No energy efficiency, no photovoltaic systems: The villas are in class G.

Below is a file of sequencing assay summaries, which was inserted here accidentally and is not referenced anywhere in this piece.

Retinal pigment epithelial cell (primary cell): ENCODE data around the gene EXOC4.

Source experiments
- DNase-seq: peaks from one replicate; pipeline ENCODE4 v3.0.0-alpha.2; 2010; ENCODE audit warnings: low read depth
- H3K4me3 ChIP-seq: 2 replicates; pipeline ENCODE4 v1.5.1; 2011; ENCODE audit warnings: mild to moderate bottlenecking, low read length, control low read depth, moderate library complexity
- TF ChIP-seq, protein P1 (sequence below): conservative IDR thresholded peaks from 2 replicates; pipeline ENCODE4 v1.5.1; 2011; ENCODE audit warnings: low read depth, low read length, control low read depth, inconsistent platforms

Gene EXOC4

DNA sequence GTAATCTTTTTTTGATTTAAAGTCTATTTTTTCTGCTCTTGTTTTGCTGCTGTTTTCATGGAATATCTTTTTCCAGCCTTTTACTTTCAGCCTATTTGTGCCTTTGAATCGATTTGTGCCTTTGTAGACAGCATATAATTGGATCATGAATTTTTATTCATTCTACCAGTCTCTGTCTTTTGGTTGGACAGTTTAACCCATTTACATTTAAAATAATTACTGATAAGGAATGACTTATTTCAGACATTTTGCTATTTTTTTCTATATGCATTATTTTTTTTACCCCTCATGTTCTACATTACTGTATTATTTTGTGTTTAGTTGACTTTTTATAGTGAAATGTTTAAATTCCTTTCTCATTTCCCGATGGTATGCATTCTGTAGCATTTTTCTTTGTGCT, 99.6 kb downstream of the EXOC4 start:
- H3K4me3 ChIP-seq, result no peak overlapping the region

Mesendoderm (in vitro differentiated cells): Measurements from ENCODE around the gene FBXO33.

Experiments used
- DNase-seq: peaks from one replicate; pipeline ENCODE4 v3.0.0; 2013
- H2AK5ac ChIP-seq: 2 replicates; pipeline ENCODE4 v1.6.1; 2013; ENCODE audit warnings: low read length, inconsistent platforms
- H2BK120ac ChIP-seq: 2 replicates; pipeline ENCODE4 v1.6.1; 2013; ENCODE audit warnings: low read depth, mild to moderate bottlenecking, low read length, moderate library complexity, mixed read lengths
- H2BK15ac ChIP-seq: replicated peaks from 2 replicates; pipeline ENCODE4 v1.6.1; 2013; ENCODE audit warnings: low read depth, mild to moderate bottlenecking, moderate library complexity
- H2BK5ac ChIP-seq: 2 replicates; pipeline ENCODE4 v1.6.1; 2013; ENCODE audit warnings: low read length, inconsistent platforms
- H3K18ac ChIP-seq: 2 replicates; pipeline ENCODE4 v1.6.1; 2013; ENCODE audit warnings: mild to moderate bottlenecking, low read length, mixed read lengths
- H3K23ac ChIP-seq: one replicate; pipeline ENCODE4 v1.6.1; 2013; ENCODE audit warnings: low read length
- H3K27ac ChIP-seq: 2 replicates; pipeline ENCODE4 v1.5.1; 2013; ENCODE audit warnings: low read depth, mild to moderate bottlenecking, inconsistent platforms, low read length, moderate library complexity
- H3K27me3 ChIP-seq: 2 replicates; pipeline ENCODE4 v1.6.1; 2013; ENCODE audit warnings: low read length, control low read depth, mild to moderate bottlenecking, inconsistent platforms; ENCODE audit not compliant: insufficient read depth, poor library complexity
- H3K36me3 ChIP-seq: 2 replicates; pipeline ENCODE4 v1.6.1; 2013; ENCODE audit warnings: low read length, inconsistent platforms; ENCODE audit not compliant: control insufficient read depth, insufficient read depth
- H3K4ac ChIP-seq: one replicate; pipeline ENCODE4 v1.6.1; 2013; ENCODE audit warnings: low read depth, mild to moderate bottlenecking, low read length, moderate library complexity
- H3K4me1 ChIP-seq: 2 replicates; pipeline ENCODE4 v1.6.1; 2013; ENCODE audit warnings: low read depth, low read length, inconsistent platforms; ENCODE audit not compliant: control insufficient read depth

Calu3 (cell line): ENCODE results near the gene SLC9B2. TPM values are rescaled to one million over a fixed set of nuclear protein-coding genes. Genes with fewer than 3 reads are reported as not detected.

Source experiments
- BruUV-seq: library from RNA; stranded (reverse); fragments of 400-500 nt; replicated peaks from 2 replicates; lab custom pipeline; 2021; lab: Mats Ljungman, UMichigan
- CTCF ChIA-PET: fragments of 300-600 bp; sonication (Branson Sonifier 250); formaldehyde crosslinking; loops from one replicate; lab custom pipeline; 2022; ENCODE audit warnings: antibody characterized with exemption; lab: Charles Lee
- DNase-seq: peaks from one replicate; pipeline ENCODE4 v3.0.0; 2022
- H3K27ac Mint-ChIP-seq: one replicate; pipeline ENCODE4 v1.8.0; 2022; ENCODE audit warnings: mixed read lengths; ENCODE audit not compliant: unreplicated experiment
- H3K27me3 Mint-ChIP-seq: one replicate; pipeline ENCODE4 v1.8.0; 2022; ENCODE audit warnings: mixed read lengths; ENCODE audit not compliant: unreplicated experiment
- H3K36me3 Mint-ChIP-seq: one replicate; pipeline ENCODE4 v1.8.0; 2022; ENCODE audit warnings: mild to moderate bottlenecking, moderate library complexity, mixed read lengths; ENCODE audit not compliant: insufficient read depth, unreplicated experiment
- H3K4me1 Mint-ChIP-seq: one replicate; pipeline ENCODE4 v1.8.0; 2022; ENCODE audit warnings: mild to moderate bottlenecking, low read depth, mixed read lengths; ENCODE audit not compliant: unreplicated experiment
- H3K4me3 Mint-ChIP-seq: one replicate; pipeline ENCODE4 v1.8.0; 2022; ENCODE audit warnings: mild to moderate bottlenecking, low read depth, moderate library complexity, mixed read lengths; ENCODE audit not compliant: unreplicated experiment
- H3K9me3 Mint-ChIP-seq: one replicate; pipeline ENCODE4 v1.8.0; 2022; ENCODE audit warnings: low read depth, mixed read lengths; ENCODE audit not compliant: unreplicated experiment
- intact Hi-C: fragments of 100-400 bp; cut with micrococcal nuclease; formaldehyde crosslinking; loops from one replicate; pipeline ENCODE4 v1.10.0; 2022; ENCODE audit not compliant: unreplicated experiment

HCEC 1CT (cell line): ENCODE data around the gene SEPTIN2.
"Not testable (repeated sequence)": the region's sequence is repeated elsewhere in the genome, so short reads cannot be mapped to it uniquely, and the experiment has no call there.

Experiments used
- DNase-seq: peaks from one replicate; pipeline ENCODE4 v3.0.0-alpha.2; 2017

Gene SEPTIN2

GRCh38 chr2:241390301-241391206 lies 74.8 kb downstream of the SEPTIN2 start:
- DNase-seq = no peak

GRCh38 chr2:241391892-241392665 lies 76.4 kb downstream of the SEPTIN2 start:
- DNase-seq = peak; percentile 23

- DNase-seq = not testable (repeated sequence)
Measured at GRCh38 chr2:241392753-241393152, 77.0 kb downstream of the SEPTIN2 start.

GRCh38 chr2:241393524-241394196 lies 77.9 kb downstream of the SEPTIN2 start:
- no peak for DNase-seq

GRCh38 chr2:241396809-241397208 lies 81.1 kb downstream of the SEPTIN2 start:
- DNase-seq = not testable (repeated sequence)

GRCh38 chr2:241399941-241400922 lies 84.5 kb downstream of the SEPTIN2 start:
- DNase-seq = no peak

SENT TO PORTO CERVO. A blue square of one square meter, the only one that has taken root on the antique red tiles on the Costa Smeralda. A solar panel in an anonymous villa in Liscia di Vacca, an isolated sign of eco-sustainability in a class G paradise where architecture is perfectly integrated with the landscape and aesthetics is class A +++. But where the environmental impact remains very great. These are energy-intensive villas that, although well camouflaged in Mediterranean scrub, suck from the network with a 30 kw meter. If the consumption for the wealthy owners does not matter, the bill for the environment is instead high, and you pay for it in terms of emissions. The eco-friendly hourglass has remained nailed until the 1960s. There is no solar panel even to pay for it in gold. There is no open construction site working on the 110 bonus or on energy efficiency. The construction companies that have been working in recent months are either tearing down and remodeling the existing one or carrying out extensions. In Liscia di Vacca, a villa that was not even eight years old has been leveled and another brand new one is being built instead. The architecture is modern, the materials are the classic blocks lined with concrete, there are no traces of green construction. There will be a mega pool that embraces the house and a basement downstairs. The house will be insulated to slow down the spread of internal cooling, but despite the 5 million cost of the intervention, the result will again be a jewel of modern architecture, with great attention to comfort and home automation, but very far from affecting. zero. Maximum peak energy contract, with the possibility to provide all the power that the cable holds. The same on a construction site in Romazzino: a paradise villa, an aesthetic flaw in the owner from Eastern Europe, but reducing emissions is not an intended necessity. Of course: in this part of Eden, as well as on the entire coast of the island. At sea, the houses are thermal sieves in the seventies style, a mixture of blocks and concrete. But in the Costa Smeralda, the landscape sensitivity, unlike elsewhere, has excellent roots, but the environmental has never sprouted. “Photovoltaic panels? Energy saving?”, The technicians in the company doing the work take this as a joke. They are interested in luxury, comfort and beauty and do not save on the bill. Here the contract is over 30 kw ». In a villa, the workers are building a basement room that contains a sauna, a cinema room, a giant jacuzzi pool, above which, like a widescreen screen in the ceiling, a porthole opens into the swimming pool above. Those who relax in the hot tub downstairs can enjoy the immersed sight of those who swim upside down. It takes imagination to imagine certain whims, and it would have required a little to improve the sustainability of the property. Instead, there is no intervention on this side, the villa becomes one of the many energy pumps. Let’s see in detail how it will affect: it will have a heated pool at a constant 30 degrees, while the home environment will have air conditioning day and night around 22 degrees. Along with the kitchen, there will be a cold room, like those in small restaurants, because for dinners, parties and lunches you do not have to stand unmanned. A yacht will be moored in front of the private quay, 40 meters from the shore. Then there is again in the villa the 24-hour video surveillance system and the lawn irrigation system. And speaking of small, combed green expanses, they also leave a strong imprint on the environment. There is perhaps more biodiversity in an abandoned junction of 131 than in an English lawn. Packed with pesticides to kill mosquitoes and shaved every three days with noisy lawn mowers. Cement in the Costa Smeralda is a very small percentage of native vegetation, but anthropization leaves its mark nonetheless. And so far, there is no political sensitivity about wanting to give a green turn, a wonderful place that could show the way on the island. The Costa Smeralda landscape model could also become a model for eco-sustainability. “But we need to change the aesthetic and cultural paradigm – says Roberto Schirru, environmentalist and entrepreneur in the solar cell sector – we must understand once and for all that the roofs of antique tiles have had their time. If we also see the blue of silicon on the houses from above, it will not be a drama. The look needs to get used to. And if architects are well paid and I do not think that is a problem in the Costa Smeralda, they pamper themselves with aesthetic solutions and make functional things beautiful too. Photovoltaic panels perfectly integrated even in the facade, or put in a tile frame. Just look at the blue dome of Stella Maris Church: it perfectly matches the color of the sea. Why can the blue roofs of the villas, finally passive and zero-impact, not do the same? ”.